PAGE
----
If there was ever a single word that could succinctly describe Mike Conley as a person, it would probably be class. Throughout his entire time in Memphis, he always exemplified class and character, both in his on-court performance (788 games without a technical is incredibly impressive) and in his work with the community.
So it should be no surprise when the time finally came that Conley no longer desired to be in Memphis, he chose to not publicly demand a trade. Instead, he thoughtfully expressed his frustration with the current state and direction of the franchise.
“I honestly think my ultimate goal of winning a championship, I don’t know if it’s going to happen in my next two years here,” Conley bluntly said. “That has nothing to do with the talent we do have, because I think we have a hell of a squad if everybody’s healthy. We can make some noise. But that puts me in the same situation I’ve been in for the past 10 years, just making noise. Do I want to continue to be making noise? I’m 31, I’m kind of past trying to make noise every year.”
In his final days and months in Memphis, Conley acknowledged that he understood what many of us have known for years now: The Memphis Grizzlies were never going to seriously contend for an NBA championship, whether over the last few years or even at the peak of the Grit ‘N’ Grind era.
To be sure, the Grizzlies might seem like they are nearing a breakthrough like they did in 2013 or 2015. They may even make a true contender have a sense of their own mortality before finally succumbing to their superiority.
But at the end of the day, the Memphis Grizzlies, as Mike Conley said himself, were only going to be able to make some noise.
Of course, making noise can be fun, and it has been fun to experience for nearly the last decade of Grizzlies basketball. Some of my most thrilling and joyful memories happened within the raucous confines of FedexForum during the glory years of the Core Four.
Yet there comes a point, as Conley again found himself, where making noise simply isn’t satisfying anymore. After all, no matter how interesting it might be, you can only look at a painting for so long before you wish to see a different design.
If you read the same story over and over again, you may long for a different ending.
And that is exactly why the next era and new age of the Memphis Grizzlies is so exciting. Absolutely no one knows what’s going to happen next. Regardless of what is to come over the next few years and decade, the ending is not predetermined or inevitable as it’s been in the past.
In the short term, a core of Ja Morant, Jaren Jackson Jr. and Brandon Clarke is likely to experience growing pains and stretches of poor play as they develop in the NBA together. It might be ugly at times and not in the nostalgic “we in the mud” type of way.
However, no one knows what the Morant-Jackson-Clarke core could become beyond that. There is no limit to what they can achieve, no heights to which they can not climb. The story of this core hasn’t even begun yet. We haven’t even turned the first page—and we certainly don’t know how this story will end. There’s hope in uncertainty, and there’s a thrill to be found in the unknown.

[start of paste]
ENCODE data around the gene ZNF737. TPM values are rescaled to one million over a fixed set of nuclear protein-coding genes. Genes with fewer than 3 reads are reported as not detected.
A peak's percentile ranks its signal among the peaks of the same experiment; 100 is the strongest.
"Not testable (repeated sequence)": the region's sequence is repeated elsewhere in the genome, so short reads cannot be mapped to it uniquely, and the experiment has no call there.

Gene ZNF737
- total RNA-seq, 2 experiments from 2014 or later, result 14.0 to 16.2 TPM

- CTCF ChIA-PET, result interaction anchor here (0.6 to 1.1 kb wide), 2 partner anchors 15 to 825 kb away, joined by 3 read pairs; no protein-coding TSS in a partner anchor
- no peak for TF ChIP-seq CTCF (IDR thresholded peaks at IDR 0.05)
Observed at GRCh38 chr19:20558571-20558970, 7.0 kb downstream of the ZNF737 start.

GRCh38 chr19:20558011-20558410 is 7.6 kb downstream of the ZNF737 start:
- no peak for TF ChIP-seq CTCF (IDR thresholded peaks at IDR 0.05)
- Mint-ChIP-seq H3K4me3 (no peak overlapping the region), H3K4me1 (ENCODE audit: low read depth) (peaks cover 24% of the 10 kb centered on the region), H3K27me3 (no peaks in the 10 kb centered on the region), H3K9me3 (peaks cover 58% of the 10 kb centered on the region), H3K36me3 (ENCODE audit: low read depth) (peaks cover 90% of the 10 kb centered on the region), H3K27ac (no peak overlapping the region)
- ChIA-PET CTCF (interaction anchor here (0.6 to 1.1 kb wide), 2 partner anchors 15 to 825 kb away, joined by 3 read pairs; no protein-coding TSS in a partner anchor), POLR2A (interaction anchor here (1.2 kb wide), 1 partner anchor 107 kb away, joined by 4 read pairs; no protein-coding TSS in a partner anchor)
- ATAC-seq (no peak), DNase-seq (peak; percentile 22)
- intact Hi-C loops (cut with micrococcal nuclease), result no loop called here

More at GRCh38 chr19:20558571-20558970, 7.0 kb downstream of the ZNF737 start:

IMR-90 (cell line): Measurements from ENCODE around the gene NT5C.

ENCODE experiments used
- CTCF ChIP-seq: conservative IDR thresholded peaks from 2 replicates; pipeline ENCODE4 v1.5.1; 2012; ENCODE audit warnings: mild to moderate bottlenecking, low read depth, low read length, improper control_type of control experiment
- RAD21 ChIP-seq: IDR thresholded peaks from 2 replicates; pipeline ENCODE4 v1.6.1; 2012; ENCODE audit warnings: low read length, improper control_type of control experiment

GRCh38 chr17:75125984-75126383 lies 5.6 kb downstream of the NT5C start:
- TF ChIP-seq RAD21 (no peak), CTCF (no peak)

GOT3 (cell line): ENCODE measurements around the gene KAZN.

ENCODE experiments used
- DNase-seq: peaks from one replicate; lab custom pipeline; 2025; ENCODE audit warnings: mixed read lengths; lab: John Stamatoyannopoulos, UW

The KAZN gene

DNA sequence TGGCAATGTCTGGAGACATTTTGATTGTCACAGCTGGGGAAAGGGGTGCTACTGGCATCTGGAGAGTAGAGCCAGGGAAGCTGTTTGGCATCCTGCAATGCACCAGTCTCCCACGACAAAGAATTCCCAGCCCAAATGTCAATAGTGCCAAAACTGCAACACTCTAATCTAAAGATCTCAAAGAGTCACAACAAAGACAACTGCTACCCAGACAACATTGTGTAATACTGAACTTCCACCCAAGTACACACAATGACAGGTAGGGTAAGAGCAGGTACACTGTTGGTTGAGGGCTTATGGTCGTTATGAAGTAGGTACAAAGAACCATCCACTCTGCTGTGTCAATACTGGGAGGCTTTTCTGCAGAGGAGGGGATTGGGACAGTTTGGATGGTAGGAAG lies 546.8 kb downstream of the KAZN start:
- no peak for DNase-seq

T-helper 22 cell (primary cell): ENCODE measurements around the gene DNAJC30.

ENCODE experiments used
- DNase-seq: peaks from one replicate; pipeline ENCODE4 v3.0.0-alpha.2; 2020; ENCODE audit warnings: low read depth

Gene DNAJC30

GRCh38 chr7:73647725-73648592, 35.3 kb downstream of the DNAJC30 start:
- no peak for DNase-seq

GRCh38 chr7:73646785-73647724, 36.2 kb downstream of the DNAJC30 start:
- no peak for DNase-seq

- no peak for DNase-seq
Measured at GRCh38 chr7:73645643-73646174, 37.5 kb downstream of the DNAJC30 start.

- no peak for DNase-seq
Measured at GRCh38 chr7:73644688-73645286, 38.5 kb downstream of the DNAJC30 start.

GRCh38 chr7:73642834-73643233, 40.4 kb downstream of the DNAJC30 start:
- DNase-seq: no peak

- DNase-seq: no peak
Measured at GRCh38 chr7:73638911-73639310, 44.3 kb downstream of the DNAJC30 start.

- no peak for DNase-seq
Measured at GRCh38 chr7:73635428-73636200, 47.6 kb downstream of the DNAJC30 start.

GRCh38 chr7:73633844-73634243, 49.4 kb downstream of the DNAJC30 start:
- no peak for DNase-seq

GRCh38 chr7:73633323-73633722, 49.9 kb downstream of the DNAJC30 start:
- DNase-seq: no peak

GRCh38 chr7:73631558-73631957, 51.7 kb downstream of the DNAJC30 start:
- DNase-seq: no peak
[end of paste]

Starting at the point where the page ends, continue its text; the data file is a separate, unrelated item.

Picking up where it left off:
Familiarity breeds apathy, and that’s the point at which both fans of the Memphis Grizzlies and even Mike Conley himself found themselves by the end of this past season. There seemed to be no real direction, no hope that the Grizzlies’ story would ever end in a place other than their seemingly endless mire of mediocrity. If former general manager Chris Wallace’s parting words “I can’t tell you which direction we’re headed in right now” were any indication, there seemed to be no light at the end of the tunnel.
But it appears the night was darkest just before the dawn, and in just a short few months, the future of the Memphis Grizzlies has never looked brighter. The dawn of a new era—led by a new core and thankfully a forward-thinking front office—is finally here.
Now make no mistake: It is still extremely difficult to say goodbye. It was hard to watch each individual person who had defined Memphis basketball for this generation go their separate ways.
It was hard to see Tony Allen in a New Orleans Pelicans uniform.
It was hard to see Zach Randolph in a Sacramento Kings uniform.
It was hard to see Marc Gasol in a Toronto Raptors uniform, even if he did finally win an NBA championship.
And it will be hard to see Mike Conley in a Utah Jazz uniform next year.
However, Nabil Toussi said that “to say goodbye is to die a little. To say good morning, is a hope for a new sunshine in a cloudy winter.” In saying a difficult goodbye to an especially memorable past, the Grizzlies now have a chance for an even more memorable future.
Maybe this new iteration of the Memphis Grizzlies flames out and never becomes a consistent playoff contender. Perhaps they do become a consistent playoff presence. Or maybe they eventually bring home the Larry O’Brien trophy that the people of Memphis have coveted for so long, which is a real possibility if each member of this new core becomes what many believe that they can.
The possibilities are truly endless, and the future, as hopeful as it may be, is uncertain. But for the first time in nearly a decade, the Memphis Grizzlies have the opportunity to tell a story that eventually culminates in an ending of which so many dream—an ending that would have never been possible in the past.